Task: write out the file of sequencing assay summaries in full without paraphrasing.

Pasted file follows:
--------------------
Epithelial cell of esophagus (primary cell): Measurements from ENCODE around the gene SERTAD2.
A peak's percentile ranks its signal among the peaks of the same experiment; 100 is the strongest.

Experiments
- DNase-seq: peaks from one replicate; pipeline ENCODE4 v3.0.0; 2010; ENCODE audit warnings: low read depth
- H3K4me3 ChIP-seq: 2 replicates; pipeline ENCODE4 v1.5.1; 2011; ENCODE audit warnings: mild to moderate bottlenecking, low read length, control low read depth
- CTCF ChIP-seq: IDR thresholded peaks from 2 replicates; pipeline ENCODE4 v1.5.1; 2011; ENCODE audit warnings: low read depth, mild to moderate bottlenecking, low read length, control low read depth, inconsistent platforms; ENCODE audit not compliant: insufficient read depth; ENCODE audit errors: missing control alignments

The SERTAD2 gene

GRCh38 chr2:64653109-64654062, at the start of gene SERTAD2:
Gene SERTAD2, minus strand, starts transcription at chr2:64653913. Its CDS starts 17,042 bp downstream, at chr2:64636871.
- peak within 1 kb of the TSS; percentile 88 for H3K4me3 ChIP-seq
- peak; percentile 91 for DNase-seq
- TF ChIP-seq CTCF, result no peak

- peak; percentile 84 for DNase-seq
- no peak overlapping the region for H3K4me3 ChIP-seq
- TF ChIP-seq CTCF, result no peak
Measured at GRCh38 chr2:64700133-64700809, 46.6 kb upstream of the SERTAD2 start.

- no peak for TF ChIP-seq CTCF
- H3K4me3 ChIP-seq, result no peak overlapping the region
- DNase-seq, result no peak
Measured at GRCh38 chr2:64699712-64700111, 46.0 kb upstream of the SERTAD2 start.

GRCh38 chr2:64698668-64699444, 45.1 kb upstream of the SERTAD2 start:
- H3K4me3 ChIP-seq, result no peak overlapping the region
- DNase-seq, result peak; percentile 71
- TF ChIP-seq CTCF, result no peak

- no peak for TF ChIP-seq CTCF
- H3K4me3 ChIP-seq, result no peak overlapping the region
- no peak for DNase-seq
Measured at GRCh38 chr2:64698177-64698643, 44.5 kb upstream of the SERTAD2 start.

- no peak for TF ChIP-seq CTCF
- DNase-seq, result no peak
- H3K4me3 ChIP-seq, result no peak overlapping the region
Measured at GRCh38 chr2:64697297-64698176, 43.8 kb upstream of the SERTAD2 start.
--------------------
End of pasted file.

Epithelial cell of esophagus (primary cell): Measurements from ENCODE around the gene SERTAD2.
A peak's percentile ranks its signal among the peaks of the same experiment; 100 is the strongest.

Experiments
- DNase-seq: peaks from one replicate; pipeline ENCODE4 v3.0.0; 2010; ENCODE audit warnings: low read depth
- H3K4me3 ChIP-seq: 2 replicates; pipeline ENCODE4 v1.5.1; 2011; ENCODE audit warnings: mild to moderate bottlenecking, low read length, control low read depth
- CTCF ChIP-seq: IDR thresholded peaks from 2 replicates; pipeline ENCODE4 v1.5.1; 2011; ENCODE audit warnings: low read depth, mild to moderate bottlenecking, low read length, control low read depth, inconsistent platforms; ENCODE audit not compliant: insufficient read depth; ENCODE audit errors: missing control alignments

The SERTAD2 gene

GRCh38 chr2:64653109-64654062, at the start of gene SERTAD2:
Gene SERTAD2, minus strand, starts transcription at chr2:64653913. Its CDS starts 17,042 bp downstream, at chr2:64636871.
- peak within 1 kb of the TSS; percentile 88 for H3K4me3 ChIP-seq
- peak; percentile 91 for DNase-seq
- TF ChIP-seq CTCF, result no peak

- peak; percentile 84 for DNase-seq
- no peak overlapping the region for H3K4me3 ChIP-seq
- TF ChIP-seq CTCF, result no peak
Measured at GRCh38 chr2:64700133-64700809, 46.6 kb upstream of the SERTAD2 start.

- no peak for TF ChIP-seq CTCF
- H3K4me3 ChIP-seq, result no peak overlapping the region
- DNase-seq, result no peak
Measured at GRCh38 chr2:64699712-64700111, 46.0 kb upstream of the SERTAD2 start.

GRCh38 chr2:64698668-64699444, 45.1 kb upstream of the SERTAD2 start:
- H3K4me3 ChIP-seq, result no peak overlapping the region
- DNase-seq, result peak; percentile 71
- TF ChIP-seq CTCF, result no peak

- no peak for TF ChIP-seq CTCF
- H3K4me3 ChIP-seq, result no peak overlapping the region
- no peak for DNase-seq
Measured at GRCh38 chr2:64698177-64698643, 44.5 kb upstream of the SERTAD2 start.

- no peak for TF ChIP-seq CTCF
- DNase-seq, result no peak
- H3K4me3 ChIP-seq, result no peak overlapping the region
Measured at GRCh38 chr2:64697297-64698176, 43.8 kb upstream of the SERTAD2 start.